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Mourning for Shannon

Published: 
Saturday, December 9, 2017

When you went missing, I shared the public notice on my Facebook page, like I had for several other young people last year; persons whose bodies we haven’t found yet. Two days later they found your body. They found your body on my birthday.

Maybe that’s why I can’t forget about you. It’s cosmically cruel that on the day I got to celebrate another year of my life, our nation mourned the end of your last one. Losing you was a rare tragedy because it brought out the empathy in the rest of us. You could have been any one of us. Any one of us could one day be you. It was broad daylight; it was in the middle of town. All you did was walk into a store. Why did you never walk out? I won’t let myself think about it. I’m sure there are many people who think about it everyday.

It was a somber day, but it was still my birthday, and I had planned a party. I was in the wrong place celebrating with some of the wrong people and I didn’t even know it. It’s just one of those things you learn as you grow into who you’re meant to be. I’m deeply sorry you didn’t have much time to get to be that person.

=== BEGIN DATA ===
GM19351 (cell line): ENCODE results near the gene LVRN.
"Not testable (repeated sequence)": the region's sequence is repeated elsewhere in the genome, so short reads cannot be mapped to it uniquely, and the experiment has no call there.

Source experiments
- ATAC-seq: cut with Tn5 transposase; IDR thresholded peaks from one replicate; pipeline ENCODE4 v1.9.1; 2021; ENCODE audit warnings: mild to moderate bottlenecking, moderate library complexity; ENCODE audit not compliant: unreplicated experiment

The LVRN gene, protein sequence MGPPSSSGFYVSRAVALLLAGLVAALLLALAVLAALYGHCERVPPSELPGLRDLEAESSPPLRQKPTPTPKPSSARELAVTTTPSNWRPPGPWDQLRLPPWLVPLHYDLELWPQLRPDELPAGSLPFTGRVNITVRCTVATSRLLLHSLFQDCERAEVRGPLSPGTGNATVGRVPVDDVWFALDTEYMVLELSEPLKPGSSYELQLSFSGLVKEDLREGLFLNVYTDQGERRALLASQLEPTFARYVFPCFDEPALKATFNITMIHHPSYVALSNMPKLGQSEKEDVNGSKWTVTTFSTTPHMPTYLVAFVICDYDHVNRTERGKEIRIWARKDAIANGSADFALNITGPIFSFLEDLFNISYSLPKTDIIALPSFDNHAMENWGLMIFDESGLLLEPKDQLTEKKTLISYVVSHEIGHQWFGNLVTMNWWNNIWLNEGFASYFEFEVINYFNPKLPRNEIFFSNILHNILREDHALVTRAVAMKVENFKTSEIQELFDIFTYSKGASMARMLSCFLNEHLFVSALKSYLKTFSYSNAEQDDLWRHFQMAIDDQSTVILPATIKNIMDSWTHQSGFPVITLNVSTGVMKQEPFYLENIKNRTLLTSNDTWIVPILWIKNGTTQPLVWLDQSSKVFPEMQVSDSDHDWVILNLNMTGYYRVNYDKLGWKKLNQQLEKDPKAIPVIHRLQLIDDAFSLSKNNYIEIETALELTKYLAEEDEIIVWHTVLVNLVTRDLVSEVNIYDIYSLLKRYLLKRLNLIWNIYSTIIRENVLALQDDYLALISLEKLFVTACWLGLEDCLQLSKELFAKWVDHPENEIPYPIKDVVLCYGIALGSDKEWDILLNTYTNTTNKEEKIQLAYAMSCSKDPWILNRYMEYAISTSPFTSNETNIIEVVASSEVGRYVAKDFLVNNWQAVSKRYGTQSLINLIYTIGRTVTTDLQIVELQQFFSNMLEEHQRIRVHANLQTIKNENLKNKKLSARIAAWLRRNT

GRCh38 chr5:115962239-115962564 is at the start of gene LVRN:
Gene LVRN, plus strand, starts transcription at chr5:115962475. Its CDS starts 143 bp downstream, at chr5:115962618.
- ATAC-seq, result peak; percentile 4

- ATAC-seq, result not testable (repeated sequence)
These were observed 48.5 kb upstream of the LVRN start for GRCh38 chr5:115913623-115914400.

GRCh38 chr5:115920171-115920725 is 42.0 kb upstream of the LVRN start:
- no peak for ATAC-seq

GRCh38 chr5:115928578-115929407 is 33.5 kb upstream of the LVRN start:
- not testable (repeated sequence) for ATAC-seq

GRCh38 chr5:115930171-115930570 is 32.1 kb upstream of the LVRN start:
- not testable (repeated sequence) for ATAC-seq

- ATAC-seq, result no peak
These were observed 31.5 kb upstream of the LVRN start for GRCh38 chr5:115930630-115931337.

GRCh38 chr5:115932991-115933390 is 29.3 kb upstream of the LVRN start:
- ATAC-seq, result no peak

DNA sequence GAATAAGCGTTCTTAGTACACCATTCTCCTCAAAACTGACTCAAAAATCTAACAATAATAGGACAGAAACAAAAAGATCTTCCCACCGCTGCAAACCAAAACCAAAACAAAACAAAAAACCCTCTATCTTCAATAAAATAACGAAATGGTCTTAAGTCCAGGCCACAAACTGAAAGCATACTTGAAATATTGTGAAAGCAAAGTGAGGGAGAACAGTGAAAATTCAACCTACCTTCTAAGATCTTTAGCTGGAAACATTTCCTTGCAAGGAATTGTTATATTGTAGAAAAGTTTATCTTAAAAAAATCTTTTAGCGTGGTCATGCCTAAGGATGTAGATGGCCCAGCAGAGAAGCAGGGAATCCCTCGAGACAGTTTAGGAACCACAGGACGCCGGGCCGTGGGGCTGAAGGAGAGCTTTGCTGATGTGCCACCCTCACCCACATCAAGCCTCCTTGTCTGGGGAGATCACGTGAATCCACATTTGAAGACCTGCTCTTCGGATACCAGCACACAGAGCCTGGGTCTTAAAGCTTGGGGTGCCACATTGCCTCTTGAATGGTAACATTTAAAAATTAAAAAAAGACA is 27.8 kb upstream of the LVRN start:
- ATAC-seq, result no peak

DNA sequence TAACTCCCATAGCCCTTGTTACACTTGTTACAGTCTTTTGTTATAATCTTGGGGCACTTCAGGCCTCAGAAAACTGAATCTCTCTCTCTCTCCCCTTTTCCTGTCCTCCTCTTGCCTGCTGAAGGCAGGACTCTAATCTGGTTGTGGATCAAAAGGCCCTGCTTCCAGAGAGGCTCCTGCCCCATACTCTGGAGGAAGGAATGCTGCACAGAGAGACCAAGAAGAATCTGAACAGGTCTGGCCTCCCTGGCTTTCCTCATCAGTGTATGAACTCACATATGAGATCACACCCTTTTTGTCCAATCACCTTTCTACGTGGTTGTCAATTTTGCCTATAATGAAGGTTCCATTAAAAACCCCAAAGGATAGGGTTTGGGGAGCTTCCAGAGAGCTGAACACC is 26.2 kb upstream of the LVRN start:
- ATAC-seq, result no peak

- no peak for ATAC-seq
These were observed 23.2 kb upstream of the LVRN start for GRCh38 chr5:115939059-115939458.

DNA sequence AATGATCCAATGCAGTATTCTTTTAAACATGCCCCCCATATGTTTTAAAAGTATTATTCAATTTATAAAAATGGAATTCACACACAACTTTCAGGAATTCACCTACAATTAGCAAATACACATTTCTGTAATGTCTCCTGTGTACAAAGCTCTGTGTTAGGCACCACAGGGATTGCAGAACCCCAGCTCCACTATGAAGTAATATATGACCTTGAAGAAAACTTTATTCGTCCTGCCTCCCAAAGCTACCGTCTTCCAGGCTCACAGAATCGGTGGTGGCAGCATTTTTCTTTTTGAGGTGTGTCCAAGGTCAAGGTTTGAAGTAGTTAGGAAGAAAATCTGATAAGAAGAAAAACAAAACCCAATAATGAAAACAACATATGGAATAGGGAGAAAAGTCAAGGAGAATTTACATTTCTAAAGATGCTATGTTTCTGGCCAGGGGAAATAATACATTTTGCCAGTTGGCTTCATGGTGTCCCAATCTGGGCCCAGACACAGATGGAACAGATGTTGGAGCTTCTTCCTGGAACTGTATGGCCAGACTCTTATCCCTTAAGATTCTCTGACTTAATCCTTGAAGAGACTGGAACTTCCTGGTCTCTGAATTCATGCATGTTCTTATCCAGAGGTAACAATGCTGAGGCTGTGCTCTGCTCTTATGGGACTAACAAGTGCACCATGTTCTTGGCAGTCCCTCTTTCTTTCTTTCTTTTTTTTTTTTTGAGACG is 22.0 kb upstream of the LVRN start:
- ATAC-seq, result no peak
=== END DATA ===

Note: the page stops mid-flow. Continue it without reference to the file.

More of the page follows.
The night of my birthday, the night of the day you were found, I drove a friend from Maraval to City Gate and mindlessly swung down Charlotte Street to get there. It was like drifting into a dark, deep sea of yellow tape and blue lights. I’m not sure if it rained that night, but it seemed wet. There were police officers standing like mannequins along the pavement. Everyone was still in shock. Everything seemed frozen and shiny, like the reflective surface of still water. There were cars parked across the road, blocking it. It was quiet but it was so, so loud. You were everywhere when you were gone. And every year on my birthday, probably for the rest of my life, I will hear you.

Author’s note: This piece is in no way meant to bring pain to anyone who knew her. It is meant to express mine.

Best wishes,

Rochelle Amour

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